Karen Gilden’s powerful new release is as insightful as it is noteworthy. Leaving their comfortable middle-class lives for an extended tour of Europe, six weeks in the Soviet Union found Gilden’s family struggling with Soviet bureaucracy, and coming face-to-face with the KGB. Not a simple travelogue, ‘Camping with the Communists’ is a bold expose of life behind the Iron Curtain.
Sisters, OR -- (SBWIRE) -- 09/03/2013 -- In 1977, most American families were choosing to vacation on the sunny west coast of the United States or in Europe. While choosing the latter for a six-month getaway, Karen Gilden, her husband and their eleven-year-old daughter braved the most unlikely of excursions by deciding to spend six weeks in the Soviet Union.
Almost four decades after their return, Karen Gilden’s hundreds of photographs, hours of audiotapes and thousands of life-changing memories have been transposed into a fascinating and wholly unique memoir.
Synopsis of ‘Camping with the Communists: The Adventures of an American Family in the Soviet Union’:
During the 1970s about 20,000 Americans each year visited the Soviet Union on highly structured guided tours. Very few chose to travel there independently. And almost no U.S. tourists camped for six weeks, or drove 3,800 miles through the country commonly declared "our enemy." But the Gildens did.
If you’ve forgotten what it was like to live with MAD (mutually assured destruction) or if you suddenly find yourself missing the iron curtain, it’s time to join the Gildens as they struggle with the Soviet bureaucracy, come face to face with the KGB, steal toilet paper, smuggle a diamond, and say Nyet! to the border guards.
As Gilden explains, her book offers so much more than a straightforward travelogue.
“Readers will meet the enemy face to face; accompanying us on our journey as we venture into the country controlled by a regime that threatened instant annihilation of the United States. Though we travelled without a guide our movements were tightly-controlled. However, the ‘powerful enemy’ we imagined instead greeted us with poverty, impassable roads, construction that began decaying before buildings were completed, and a countryside without plumbing,” says Gilden.
Continuing, “It was an adventure that changed our lives in many ways. One of the reasons we visited the USSR was to show our young daughter how our global enemies are in fact just like us. However, the reality of the Soviet Union presented a very different picture. We could clearly see the stark differences between a totalitarian state and life in a free country, and we quickly came to realize that the Soviet people had dreams and ideas that were being quashed by their government, in an effort to protect their rigid and controlling system.”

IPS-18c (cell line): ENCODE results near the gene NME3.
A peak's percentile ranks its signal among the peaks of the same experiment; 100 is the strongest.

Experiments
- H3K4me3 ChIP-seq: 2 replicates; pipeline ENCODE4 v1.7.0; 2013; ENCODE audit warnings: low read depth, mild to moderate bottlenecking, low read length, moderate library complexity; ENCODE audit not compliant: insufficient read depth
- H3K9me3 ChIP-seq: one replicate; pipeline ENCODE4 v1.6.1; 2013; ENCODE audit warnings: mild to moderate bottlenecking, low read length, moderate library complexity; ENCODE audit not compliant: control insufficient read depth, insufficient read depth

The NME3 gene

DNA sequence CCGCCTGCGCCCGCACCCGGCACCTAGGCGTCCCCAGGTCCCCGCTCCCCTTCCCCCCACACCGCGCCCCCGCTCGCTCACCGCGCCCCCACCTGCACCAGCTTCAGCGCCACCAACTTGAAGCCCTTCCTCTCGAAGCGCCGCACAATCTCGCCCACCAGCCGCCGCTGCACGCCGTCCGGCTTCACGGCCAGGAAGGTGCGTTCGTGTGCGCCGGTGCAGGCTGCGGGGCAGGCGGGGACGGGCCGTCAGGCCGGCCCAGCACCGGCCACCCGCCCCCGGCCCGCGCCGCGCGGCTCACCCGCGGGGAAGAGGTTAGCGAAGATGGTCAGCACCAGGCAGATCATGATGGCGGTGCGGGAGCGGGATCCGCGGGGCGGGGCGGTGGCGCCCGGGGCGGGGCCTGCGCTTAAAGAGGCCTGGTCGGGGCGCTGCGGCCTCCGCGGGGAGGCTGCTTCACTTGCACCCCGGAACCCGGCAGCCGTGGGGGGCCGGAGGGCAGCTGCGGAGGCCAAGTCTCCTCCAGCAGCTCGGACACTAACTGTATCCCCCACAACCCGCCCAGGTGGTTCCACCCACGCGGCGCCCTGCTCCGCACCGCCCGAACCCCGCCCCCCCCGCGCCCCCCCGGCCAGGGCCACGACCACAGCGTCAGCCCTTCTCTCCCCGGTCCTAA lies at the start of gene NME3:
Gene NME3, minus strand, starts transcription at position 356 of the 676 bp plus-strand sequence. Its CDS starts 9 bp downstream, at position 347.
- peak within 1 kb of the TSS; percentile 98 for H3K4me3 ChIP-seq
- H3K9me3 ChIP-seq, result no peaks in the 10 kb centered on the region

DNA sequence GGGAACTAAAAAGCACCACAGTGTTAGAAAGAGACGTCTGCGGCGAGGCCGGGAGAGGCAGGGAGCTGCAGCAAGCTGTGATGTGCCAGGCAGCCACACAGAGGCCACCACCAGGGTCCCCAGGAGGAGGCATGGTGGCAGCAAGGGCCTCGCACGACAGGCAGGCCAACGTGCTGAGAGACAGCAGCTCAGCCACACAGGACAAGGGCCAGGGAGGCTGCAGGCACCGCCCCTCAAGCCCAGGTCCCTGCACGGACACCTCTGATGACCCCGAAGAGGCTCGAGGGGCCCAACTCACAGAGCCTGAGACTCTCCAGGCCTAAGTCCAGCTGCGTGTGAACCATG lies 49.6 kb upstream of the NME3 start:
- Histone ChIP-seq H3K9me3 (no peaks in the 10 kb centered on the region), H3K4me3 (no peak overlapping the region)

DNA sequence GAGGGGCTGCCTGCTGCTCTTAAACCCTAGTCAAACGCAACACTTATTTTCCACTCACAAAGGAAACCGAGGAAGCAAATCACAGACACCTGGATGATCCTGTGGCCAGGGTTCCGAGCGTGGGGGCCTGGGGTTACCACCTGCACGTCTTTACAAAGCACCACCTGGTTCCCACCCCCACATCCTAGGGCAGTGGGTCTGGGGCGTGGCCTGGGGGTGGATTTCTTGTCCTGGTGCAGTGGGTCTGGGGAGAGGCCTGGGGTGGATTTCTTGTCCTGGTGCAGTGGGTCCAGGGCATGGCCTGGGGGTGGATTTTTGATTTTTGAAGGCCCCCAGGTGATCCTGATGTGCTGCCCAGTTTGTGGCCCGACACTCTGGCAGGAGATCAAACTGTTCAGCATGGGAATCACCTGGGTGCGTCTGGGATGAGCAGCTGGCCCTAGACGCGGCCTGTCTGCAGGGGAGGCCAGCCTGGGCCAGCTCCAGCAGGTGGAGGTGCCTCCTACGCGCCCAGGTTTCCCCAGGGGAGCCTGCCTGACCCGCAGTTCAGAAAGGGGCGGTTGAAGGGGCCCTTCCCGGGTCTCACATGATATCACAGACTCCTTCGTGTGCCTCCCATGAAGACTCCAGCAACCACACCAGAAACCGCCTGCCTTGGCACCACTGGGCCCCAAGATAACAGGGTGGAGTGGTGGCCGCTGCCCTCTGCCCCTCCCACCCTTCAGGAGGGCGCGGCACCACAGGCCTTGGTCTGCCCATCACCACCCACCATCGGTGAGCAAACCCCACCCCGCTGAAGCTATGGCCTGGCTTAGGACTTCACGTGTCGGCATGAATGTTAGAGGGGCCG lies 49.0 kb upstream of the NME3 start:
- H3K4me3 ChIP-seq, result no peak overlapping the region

The memoir’s gripping account of the Gildens’ trip also highlights the importance of pursuing travel in unlikely places—showcasing how Karen’s initial, unpopular idea to take a six-month trip led to months of intense research, as she studied Russian and convinced her family that including the Soviet Union in their journey was a realistic and worthy option for their trip.
While her book is long overdue, Gilden is confident that her family’s experience offer great insights into the image that modern-day Russia still presents to the rest of the world, and North America in particular.
“Russia remains, in many ways, a mystery to the west. It still holds itself aloof, still acts in ways that confuse or mystify the rest of us. Its leader, Vladimir Vladimirovich Putin, is still the authoritarian master, still, at heart, the KGB official he was when he was in charge of monitoring foreigners in Leningrad in 1977—the year we were there. This book is as timely now as it’s ever been,” she adds.
Gilden’s ‘Camping with the Communists: The Adventures of an American Family in the Soviet Union’, will inform, inspire, and expose the reality of 1977's Soviet Union in a way that no book has done before. Readers can look forward to buying their copy during the book’s launch in November.
For more information, visit: http://www.karengilden.com
About Karen Gilden, in her own words
I began writing as a freelancer in the late 70s, first as a regular contributor to Eugene, Oregon's weekly, the Willamette Valley Observer, and eventually for other publications: Oregon Business, the San Francisco Review of Books, the Denver Post, Chicago Tribune, and more. Eventually I made it into the pages of Family Circle (twice) and Seventeen (once) before the need for more income brought the writing to a staggering halt. Since then I have found other ways to indulge my vice, working as an editor/writer for a Eugene travel company, a designer/ editor at Portland’s Reed College, and a writer/editor/project manager for a Corvallis design company. In partnership with my husband, Ray, I wrote and published two books, How to Plan Your Trip to Europe (a workbook) in 1995 and Tea & Bee’s Milk: Our Year in a Turkish Village in 2008.